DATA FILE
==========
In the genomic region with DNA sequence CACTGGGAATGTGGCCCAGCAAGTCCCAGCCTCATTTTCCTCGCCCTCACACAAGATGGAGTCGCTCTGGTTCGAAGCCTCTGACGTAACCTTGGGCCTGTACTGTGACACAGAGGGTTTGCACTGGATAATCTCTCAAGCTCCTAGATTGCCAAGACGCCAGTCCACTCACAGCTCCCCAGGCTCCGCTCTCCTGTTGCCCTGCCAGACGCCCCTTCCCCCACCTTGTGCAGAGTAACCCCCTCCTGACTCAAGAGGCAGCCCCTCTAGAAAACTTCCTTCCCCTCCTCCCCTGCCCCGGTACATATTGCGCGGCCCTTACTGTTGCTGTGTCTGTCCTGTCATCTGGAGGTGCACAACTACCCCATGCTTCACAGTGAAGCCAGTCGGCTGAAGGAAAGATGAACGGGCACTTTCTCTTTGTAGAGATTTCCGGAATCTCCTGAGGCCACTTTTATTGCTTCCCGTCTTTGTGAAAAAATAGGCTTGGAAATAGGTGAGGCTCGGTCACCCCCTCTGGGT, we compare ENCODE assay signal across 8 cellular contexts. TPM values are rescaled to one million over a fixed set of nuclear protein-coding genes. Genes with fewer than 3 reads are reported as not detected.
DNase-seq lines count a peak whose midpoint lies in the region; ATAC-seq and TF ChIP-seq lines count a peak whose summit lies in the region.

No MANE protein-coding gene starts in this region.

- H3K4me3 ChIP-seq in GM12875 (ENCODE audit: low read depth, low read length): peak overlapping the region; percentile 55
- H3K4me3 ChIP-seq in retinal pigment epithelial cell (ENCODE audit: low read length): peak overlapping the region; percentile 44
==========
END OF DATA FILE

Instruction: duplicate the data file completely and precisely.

In the genomic region with DNA sequence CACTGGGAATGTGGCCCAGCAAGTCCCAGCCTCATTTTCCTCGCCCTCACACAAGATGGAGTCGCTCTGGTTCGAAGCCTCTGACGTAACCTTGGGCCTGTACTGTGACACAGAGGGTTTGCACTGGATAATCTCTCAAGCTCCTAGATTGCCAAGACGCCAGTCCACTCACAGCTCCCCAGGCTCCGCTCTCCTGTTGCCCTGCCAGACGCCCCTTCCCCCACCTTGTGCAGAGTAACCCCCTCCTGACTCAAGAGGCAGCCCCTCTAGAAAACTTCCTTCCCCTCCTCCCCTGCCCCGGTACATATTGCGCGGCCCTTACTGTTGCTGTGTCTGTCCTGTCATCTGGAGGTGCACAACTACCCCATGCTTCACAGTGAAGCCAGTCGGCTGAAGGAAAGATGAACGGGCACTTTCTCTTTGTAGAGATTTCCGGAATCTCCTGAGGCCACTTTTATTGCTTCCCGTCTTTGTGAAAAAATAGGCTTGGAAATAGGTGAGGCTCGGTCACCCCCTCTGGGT, we compare ENCODE assay signal across 8 cellular contexts. TPM values are rescaled to one million over a fixed set of nuclear protein-coding genes. Genes with fewer than 3 reads are reported as not detected.
DNase-seq lines count a peak whose midpoint lies in the region; ATAC-seq and TF ChIP-seq lines count a peak whose summit lies in the region.

No MANE protein-coding gene starts in this region.

- H3K4me3 ChIP-seq in GM12875 (ENCODE audit: low read depth, low read length): peak overlapping the region; percentile 55
- H3K4me3 ChIP-seq in retinal pigment epithelial cell (ENCODE audit: low read length): peak overlapping the region; percentile 44